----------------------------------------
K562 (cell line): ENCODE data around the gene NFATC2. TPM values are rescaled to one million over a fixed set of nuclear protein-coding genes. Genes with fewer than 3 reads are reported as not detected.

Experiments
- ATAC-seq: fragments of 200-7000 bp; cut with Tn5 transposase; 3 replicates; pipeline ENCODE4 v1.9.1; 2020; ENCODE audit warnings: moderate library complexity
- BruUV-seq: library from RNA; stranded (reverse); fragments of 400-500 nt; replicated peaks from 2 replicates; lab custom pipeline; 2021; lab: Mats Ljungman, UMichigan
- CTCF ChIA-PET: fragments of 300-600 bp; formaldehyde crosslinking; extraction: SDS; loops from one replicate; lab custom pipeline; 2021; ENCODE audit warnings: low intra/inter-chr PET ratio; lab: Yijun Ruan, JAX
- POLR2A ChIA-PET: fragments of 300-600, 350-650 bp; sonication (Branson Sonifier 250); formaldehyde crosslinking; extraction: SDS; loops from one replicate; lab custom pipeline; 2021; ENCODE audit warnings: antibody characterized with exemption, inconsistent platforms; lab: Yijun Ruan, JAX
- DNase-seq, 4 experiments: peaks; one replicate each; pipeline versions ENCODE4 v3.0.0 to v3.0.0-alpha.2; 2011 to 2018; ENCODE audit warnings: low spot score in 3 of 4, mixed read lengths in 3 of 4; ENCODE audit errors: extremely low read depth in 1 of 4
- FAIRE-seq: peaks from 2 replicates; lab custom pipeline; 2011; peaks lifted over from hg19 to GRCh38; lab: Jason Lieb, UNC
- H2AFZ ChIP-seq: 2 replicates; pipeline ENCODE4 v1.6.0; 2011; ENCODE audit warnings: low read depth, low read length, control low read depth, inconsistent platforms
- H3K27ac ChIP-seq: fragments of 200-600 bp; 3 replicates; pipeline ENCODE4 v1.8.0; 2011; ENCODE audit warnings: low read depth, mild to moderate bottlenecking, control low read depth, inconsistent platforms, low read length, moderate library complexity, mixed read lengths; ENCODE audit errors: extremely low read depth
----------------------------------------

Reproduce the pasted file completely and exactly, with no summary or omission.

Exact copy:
K562 (cell line): ENCODE data around the gene NFATC2. TPM values are rescaled to one million over a fixed set of nuclear protein-coding genes. Genes with fewer than 3 reads are reported as not detected.

Experiments
- ATAC-seq: fragments of 200-7000 bp; cut with Tn5 transposase; 3 replicates; pipeline ENCODE4 v1.9.1; 2020; ENCODE audit warnings: moderate library complexity
- BruUV-seq: library from RNA; stranded (reverse); fragments of 400-500 nt; replicated peaks from 2 replicates; lab custom pipeline; 2021; lab: Mats Ljungman, UMichigan
- CTCF ChIA-PET: fragments of 300-600 bp; formaldehyde crosslinking; extraction: SDS; loops from one replicate; lab custom pipeline; 2021; ENCODE audit warnings: low intra/inter-chr PET ratio; lab: Yijun Ruan, JAX
- POLR2A ChIA-PET: fragments of 300-600, 350-650 bp; sonication (Branson Sonifier 250); formaldehyde crosslinking; extraction: SDS; loops from one replicate; lab custom pipeline; 2021; ENCODE audit warnings: antibody characterized with exemption, inconsistent platforms; lab: Yijun Ruan, JAX
- DNase-seq, 4 experiments: peaks; one replicate each; pipeline versions ENCODE4 v3.0.0 to v3.0.0-alpha.2; 2011 to 2018; ENCODE audit warnings: low spot score in 3 of 4, mixed read lengths in 3 of 4; ENCODE audit errors: extremely low read depth in 1 of 4
- FAIRE-seq: peaks from 2 replicates; lab custom pipeline; 2011; peaks lifted over from hg19 to GRCh38; lab: Jason Lieb, UNC
- H2AFZ ChIP-seq: 2 replicates; pipeline ENCODE4 v1.6.0; 2011; ENCODE audit warnings: low read depth, low read length, control low read depth, inconsistent platforms
- H3K27ac ChIP-seq: fragments of 200-600 bp; 3 replicates; pipeline ENCODE4 v1.8.0; 2011; ENCODE audit warnings: low read depth, mild to moderate bottlenecking, control low read depth, inconsistent platforms, low read length, moderate library complexity, mixed read lengths; ENCODE audit errors: extremely low read depth